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Navajo Nation Library Wants to Digitally Preserve Thousands of Hours of Oral Histories

The library is looking for help protecting its tapes

An audio tape from the oral history collection at the Navajo Nation Library (Irving Nelson)
smithsonian.com

In the 1960s, the Navajo Culture Center of the Office of Navajo Economic Opportunity (ONEO) turned to technology to preserve the oral histories of the Navajo people. Over the course of the next decade, the center recorded thousands of hours of oral histories, logging stories, songs and details about life as experienced by many Navajo elders. But while the preservation effort documented priceless details for generations to come, keeping the stories safe is harder—and more expensive—than it sounds.

Now, the Navajo Nation Library is looking for help to digitally preserve thousands of hours of oral histories that were once thought lost to the world, Claire Caulfield reports for Cronkite News.

In the late 1970s, the library first acquired ONEO's collection after it was discovered in a jail cell. The delicate audio recordings were done with reel-to-reel tape, and in an effort to better preserve the audio, the library received federal funding to start transferring reels into hundreds of cassette tapes. But funding for the project ran out long before the entire collection could be transferred, and then the tapes that were created were destroyed decades later during a 1998 fire at the Diné College Shiprock Campus where they were kept, the Tribal College Journal of American Indian Higher Education reported at the time.

“We don’t even know everything that was recorded in the ’60s—there are thousands of hours and, as far as we know, everyone originally interviewed is now gone,” Navajo Nation Librarian Irving Nelson tells Caulfield. “It’s incredibly exciting. I don’t…fully know where to start when explaining the journey, of this oral history.”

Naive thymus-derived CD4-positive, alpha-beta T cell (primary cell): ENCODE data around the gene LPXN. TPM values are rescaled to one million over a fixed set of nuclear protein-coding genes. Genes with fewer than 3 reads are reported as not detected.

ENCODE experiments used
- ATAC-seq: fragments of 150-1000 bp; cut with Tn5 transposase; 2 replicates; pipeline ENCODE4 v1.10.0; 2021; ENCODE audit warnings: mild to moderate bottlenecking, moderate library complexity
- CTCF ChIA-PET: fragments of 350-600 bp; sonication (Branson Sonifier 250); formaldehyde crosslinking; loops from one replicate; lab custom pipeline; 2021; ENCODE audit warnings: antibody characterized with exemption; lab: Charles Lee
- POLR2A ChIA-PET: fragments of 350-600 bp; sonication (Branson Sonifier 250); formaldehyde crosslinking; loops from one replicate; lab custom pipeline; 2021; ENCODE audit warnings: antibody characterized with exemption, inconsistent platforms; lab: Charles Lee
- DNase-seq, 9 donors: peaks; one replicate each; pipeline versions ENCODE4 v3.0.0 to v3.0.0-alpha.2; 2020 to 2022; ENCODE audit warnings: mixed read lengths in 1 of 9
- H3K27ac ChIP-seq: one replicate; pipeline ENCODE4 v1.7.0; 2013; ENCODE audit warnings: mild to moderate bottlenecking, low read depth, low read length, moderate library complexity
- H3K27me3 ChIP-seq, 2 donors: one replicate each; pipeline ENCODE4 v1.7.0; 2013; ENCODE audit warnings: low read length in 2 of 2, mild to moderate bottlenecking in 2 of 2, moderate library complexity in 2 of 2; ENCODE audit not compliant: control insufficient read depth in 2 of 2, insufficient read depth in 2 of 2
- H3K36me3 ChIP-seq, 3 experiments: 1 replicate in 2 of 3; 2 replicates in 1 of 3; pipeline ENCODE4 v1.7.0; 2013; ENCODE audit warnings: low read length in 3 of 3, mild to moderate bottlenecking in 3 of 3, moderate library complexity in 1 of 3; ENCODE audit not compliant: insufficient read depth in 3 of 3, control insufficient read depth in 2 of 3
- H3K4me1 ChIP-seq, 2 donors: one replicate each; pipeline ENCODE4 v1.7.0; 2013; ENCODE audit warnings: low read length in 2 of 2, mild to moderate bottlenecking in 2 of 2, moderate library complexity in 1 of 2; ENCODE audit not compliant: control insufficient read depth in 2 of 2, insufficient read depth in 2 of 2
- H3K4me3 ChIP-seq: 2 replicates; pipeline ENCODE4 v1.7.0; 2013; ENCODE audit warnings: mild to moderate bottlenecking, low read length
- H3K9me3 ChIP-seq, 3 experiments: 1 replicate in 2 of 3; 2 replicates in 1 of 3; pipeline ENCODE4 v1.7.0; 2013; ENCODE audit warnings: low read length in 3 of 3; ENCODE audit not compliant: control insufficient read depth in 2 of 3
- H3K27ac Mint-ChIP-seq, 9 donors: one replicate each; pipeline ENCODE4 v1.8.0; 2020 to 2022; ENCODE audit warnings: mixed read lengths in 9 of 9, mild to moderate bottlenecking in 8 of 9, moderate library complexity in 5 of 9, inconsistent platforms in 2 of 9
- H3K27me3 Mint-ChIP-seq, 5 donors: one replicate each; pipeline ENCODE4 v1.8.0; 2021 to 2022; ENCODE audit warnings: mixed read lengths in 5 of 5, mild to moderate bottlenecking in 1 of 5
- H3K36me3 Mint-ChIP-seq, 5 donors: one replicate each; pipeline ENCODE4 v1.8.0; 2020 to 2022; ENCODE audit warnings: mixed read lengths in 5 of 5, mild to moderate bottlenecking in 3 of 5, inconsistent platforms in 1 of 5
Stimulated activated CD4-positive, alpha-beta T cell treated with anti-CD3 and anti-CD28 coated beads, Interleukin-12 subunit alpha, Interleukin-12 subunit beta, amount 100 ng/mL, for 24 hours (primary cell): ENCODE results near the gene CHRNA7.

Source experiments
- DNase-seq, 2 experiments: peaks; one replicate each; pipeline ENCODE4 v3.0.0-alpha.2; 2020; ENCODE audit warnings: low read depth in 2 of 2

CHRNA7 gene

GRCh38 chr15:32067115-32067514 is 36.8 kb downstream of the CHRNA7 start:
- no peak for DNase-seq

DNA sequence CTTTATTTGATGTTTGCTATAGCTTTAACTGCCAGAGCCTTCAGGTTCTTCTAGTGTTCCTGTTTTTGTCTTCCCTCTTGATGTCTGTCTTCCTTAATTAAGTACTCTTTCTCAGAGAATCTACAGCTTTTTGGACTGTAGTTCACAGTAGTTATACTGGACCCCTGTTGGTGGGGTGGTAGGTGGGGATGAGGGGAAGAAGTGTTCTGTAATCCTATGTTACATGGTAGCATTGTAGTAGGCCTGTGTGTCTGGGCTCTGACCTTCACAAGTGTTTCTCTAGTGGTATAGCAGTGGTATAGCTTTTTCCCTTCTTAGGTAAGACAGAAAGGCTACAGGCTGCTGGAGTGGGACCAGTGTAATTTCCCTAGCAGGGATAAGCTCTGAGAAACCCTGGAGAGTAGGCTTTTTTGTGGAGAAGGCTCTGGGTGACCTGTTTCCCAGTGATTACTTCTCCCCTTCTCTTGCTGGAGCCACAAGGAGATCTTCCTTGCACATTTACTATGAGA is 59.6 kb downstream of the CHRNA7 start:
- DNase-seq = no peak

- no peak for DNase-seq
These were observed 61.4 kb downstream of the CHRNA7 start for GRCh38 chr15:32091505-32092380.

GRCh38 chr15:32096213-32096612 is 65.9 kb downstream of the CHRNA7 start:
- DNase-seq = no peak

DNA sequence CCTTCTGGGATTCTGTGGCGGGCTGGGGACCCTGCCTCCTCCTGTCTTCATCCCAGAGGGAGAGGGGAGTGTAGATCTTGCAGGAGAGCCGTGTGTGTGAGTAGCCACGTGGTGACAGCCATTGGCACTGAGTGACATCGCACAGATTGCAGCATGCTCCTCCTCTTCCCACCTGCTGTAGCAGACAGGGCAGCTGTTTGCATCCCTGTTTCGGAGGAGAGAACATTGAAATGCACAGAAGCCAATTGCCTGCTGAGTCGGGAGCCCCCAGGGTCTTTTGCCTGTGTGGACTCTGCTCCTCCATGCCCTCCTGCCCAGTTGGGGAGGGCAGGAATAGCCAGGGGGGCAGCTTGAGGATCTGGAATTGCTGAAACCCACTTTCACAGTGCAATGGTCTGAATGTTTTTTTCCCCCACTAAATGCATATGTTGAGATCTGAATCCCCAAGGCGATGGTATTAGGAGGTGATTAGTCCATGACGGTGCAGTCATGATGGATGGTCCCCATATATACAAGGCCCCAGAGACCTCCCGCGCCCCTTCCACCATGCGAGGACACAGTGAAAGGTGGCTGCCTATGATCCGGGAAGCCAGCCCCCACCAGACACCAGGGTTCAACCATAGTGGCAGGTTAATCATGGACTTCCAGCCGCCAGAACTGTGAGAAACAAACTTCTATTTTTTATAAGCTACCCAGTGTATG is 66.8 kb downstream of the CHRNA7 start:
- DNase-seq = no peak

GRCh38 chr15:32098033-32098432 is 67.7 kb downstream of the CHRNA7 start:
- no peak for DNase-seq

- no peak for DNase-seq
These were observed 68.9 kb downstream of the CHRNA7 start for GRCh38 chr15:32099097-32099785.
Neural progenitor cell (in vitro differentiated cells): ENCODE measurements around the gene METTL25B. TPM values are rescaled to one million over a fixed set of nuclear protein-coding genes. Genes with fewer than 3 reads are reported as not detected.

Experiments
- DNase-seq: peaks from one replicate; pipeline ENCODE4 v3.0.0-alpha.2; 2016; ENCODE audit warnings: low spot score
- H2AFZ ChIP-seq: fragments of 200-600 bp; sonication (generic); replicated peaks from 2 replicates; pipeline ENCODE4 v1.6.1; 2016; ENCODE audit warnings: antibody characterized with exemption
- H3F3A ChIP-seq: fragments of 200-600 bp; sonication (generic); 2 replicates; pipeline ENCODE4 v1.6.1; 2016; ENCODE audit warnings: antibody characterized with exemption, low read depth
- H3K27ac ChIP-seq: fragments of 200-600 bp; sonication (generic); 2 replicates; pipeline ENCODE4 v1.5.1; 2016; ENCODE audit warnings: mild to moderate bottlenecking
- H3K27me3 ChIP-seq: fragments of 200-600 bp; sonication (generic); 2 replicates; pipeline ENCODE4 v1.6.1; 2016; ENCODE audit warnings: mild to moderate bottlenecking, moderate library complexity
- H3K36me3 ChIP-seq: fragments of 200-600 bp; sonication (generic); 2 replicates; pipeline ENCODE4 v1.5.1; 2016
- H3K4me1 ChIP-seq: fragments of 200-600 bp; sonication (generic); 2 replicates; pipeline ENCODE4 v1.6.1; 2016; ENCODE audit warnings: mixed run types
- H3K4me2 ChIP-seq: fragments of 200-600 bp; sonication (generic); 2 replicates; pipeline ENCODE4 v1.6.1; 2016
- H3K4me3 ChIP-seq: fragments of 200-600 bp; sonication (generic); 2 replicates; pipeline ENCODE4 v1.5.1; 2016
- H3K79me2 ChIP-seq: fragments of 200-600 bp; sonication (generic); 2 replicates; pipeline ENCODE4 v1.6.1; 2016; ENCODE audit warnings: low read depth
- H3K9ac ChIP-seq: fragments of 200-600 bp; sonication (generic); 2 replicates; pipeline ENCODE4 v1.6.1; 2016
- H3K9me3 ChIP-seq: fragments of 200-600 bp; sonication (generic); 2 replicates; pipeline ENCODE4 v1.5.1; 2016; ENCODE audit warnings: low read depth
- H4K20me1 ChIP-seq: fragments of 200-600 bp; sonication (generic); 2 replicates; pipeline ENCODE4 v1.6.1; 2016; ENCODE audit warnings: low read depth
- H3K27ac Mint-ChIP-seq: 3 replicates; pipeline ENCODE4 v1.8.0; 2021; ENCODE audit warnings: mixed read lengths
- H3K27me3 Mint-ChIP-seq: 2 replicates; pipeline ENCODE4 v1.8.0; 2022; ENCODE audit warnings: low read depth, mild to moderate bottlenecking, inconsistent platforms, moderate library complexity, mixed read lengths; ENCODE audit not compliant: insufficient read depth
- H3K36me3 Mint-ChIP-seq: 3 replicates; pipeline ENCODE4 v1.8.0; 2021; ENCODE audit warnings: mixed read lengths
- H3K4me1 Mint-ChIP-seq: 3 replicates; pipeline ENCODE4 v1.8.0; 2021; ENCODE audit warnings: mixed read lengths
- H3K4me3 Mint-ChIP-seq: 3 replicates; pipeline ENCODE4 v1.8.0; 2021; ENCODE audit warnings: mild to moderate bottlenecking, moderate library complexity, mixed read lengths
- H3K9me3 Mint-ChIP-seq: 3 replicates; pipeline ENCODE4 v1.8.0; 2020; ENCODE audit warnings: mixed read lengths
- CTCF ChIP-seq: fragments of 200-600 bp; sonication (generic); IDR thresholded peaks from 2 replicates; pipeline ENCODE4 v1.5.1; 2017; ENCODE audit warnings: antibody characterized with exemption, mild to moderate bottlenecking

Still, the fate of the Navajo National Library’s oral history collection is fraught. With only the fragile original tapes sealed away for their own protection in fireproof containers, their contents were never fully catalogued or made widely available to those interested in hearing the voices they contain.

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Hundreds of audio tapes in the Navajo Nation Library's oral history collection contain thousands of hours of stories, songs and personal histories. (Irving Nelson)

Back in 2007, the library had the surviving tapes assessed, and luckily they were still viable. But even though they have been kept in sealed containers in filing cabinets for years, there is still a time limit before the original audio tapes will get too old to transfer to a digital format.

"We need to get this collection digitized before it turns to dust," Nelson tells Smithsonian.com. "We had another collection with the Navajo Land Claims collection and it just turned into dust. It got too brittle."

The library is currently petitioning the Navajo Nation Council for $230,520 to digitize the oral history collection. That would cover the year-long process of transferring the audio tapes into a digital format as well as cataloguing the collection so that historians will finally know for sure what information the tapes contain in addition to preserving language and dialects for future study. While the library is considering turning to other grants to preserve the tapes if necessary, Nelson says that the library wants the funding to come from the Navajo Nation Council because he says it would allow the library to maintain control over how the tapes are preserved and presented.

"These tapes contain culturally sensitive materials," Nelson says. "We'd like to maintain sovereignty over them."

While securing funding for projects like this can take time, Nelson hopes that it won't take too long this time, considering how delicate the original tapes are, and how fast the clock is ticking before they could become too old to be transferred—not to mention his personal stake in the project.

"I've been with the library for 40 years, and I'm planning on retiring in five years," Nelson says. "I'd like to see this happen before I retire."

About Danny Lewis

Danny Lewis is a multimedia journalist working in print, radio, and illustration. He focuses on stories with a health/science bent and has reported some of his favorite pieces from the prow of a canoe. Danny is based in Brooklyn, NY.

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